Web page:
#BlackFridayParking Shows How Our Parking Lots Are Way Too Big 

They paved paradise and put up a parking lot.

@FourCornersSean on Twitter

There are plenty of reasons to gripe about Black Friday: Big crowds and crappy deals are chief among them, but a lack of parking is not. This year, the #BlackFridayParking hashtag swept over Twitter faster than a doorbuster deal.

#BlackFridayParking showed just how much space is wasted on huge parking lots that will never be filled to capacity. Even on the biggest shopping day of the year, plenty of parking lots were left without reaching critical mass. This is great for shoppers who don’t want to schlep their goods across the whole parking lot, but not so great for communities and the environment.

Why are all these lots so empty? Because of minimum parking requirements that call for developers to make more parking spots than there is a demand for. This clearly isn’t an “If you build it, they will come” situation.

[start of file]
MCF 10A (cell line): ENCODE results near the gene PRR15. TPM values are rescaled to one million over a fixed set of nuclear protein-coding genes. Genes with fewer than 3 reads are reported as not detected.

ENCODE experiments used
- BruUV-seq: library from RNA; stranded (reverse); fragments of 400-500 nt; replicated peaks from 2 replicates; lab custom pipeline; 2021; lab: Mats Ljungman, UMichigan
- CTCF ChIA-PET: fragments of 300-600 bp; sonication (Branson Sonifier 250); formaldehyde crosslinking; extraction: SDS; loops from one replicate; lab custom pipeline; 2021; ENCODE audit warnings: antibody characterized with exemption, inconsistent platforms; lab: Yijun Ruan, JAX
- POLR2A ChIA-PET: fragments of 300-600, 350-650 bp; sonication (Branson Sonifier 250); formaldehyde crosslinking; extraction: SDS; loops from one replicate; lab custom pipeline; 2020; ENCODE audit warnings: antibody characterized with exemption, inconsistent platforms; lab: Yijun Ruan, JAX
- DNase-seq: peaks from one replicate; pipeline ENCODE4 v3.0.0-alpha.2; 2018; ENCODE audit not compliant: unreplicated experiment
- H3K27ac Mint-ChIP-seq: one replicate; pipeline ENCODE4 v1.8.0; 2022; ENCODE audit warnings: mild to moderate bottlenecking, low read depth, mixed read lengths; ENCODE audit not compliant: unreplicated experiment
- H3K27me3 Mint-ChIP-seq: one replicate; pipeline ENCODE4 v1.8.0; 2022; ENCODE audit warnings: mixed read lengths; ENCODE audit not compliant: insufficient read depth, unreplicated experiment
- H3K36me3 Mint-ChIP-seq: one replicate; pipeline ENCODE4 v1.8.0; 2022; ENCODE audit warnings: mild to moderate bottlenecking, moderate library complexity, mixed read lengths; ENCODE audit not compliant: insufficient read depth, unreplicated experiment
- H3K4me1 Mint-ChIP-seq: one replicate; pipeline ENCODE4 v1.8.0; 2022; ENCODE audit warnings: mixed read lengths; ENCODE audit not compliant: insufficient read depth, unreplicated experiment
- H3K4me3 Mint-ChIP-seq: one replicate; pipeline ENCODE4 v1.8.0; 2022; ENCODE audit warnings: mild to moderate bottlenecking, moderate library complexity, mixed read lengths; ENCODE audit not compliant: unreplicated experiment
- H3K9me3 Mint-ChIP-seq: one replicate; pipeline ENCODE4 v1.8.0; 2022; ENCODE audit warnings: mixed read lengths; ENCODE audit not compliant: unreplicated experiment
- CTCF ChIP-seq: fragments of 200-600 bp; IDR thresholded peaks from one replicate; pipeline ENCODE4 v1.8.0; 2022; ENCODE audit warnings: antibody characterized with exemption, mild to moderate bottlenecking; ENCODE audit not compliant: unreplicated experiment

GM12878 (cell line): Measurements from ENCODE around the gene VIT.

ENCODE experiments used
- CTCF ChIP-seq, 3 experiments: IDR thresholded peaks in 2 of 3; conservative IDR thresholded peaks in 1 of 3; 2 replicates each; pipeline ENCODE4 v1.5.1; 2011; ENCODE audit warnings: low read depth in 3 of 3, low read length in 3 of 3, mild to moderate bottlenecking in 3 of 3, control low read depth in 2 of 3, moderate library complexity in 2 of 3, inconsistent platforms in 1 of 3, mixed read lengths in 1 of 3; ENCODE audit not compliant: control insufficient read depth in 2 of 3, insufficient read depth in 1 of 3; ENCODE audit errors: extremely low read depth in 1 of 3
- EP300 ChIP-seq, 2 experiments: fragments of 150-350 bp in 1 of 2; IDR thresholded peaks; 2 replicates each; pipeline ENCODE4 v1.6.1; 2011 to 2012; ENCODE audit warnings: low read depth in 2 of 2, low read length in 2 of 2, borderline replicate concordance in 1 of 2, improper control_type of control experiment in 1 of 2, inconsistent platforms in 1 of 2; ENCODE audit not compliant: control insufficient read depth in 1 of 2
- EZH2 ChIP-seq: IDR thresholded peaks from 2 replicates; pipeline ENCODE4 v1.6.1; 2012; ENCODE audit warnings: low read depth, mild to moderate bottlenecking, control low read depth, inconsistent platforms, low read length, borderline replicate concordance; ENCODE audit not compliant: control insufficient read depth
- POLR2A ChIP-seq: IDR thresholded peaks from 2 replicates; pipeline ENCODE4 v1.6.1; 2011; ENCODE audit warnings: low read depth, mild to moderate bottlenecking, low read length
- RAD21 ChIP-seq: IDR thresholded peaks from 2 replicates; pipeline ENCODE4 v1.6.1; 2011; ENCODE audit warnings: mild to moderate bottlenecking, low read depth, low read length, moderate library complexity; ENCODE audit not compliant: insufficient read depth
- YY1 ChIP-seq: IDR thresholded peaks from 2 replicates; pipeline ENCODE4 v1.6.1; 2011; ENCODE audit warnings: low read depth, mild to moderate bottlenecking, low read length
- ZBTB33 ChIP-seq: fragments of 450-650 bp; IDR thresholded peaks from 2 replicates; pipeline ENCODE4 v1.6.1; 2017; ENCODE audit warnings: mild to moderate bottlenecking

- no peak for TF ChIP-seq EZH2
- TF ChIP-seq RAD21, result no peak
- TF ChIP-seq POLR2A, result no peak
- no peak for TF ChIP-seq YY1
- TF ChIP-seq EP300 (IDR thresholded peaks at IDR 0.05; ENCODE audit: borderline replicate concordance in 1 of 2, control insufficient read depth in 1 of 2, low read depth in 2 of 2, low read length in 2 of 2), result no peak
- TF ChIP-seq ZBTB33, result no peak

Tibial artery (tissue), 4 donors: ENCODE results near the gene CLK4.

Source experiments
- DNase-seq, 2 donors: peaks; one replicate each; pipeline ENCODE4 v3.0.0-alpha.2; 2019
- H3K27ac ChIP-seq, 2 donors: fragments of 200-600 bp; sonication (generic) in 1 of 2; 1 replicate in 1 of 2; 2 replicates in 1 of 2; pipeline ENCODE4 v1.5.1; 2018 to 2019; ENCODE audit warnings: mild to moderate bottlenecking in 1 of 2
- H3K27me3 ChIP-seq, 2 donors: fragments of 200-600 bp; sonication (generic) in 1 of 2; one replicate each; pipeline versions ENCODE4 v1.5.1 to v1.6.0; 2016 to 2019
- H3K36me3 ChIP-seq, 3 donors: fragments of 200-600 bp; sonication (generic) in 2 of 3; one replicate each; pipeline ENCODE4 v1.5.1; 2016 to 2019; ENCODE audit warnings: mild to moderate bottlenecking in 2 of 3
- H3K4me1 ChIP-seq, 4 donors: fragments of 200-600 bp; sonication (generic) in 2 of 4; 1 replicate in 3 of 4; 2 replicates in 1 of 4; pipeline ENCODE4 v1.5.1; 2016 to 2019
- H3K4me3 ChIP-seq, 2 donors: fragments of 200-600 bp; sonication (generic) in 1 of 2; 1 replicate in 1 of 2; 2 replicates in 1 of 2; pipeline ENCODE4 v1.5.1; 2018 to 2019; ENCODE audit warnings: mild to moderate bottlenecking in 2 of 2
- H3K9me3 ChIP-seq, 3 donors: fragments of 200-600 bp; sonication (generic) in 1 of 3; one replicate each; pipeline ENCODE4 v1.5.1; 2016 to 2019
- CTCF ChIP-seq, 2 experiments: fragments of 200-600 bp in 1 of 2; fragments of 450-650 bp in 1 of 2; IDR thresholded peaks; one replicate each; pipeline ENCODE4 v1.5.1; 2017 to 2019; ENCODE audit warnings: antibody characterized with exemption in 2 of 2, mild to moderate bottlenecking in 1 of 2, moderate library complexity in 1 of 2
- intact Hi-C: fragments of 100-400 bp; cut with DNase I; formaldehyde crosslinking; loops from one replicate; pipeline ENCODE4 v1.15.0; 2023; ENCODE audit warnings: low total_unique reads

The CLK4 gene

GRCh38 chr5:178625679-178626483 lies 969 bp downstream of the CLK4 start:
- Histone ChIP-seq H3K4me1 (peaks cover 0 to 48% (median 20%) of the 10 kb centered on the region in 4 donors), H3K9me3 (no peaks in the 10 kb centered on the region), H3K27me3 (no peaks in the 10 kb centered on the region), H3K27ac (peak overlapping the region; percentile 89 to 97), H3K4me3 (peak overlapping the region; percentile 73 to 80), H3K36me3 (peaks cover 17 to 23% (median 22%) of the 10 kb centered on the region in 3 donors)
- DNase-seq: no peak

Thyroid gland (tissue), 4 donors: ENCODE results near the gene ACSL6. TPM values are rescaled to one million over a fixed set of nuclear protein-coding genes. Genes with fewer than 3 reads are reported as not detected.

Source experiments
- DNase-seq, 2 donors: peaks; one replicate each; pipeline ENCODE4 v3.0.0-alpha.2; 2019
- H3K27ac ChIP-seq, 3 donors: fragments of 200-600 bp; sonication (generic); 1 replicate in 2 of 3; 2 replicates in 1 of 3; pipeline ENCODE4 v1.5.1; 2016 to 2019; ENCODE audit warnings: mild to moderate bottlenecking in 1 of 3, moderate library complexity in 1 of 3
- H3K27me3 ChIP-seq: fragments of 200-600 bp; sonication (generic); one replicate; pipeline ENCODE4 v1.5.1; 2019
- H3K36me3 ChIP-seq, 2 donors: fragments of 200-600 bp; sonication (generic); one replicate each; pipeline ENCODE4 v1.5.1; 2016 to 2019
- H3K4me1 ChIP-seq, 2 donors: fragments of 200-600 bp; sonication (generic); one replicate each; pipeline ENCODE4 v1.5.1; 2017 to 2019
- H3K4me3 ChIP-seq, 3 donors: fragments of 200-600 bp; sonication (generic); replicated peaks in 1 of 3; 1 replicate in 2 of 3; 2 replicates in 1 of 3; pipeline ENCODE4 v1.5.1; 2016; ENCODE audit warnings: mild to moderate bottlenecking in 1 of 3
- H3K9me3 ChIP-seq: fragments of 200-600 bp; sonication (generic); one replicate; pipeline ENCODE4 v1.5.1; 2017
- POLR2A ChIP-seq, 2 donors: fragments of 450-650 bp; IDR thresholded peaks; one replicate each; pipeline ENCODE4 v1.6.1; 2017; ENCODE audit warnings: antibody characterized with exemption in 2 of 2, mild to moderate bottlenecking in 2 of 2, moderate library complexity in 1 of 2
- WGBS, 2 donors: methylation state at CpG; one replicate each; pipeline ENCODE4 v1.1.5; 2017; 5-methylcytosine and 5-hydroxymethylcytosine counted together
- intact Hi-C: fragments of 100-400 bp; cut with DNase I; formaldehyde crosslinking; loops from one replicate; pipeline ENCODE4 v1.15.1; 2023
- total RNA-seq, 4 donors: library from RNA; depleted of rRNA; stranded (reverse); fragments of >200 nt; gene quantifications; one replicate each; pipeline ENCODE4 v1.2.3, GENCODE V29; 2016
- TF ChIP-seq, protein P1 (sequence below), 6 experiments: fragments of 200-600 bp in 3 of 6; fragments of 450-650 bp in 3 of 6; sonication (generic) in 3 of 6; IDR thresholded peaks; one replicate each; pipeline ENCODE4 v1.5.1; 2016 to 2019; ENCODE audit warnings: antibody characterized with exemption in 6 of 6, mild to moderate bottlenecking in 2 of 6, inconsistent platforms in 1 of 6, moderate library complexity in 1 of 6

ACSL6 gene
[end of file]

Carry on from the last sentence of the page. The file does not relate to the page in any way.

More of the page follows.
Luckily, some places are nixing their minimum parking requirements so they can cut back on ginormous parking lots and maybe use that extra space for something beneficial for the community. Thanks to Strong Towns, here’s a map of some cities that have started cutting back on parking minimums so they can (hopefully) maximize their space on stuff that matters.

But here’s one minimum parking requirement we can get behind: bike parking. There are always so many bikes and never enough poles or places to lock up your two-wheeler.

With so many people opting for cycling as one of their main forms of transportation — which is ultimately a healthier, more environmentally friendly option anyways — it’s high time we made more room for people to park their rides.

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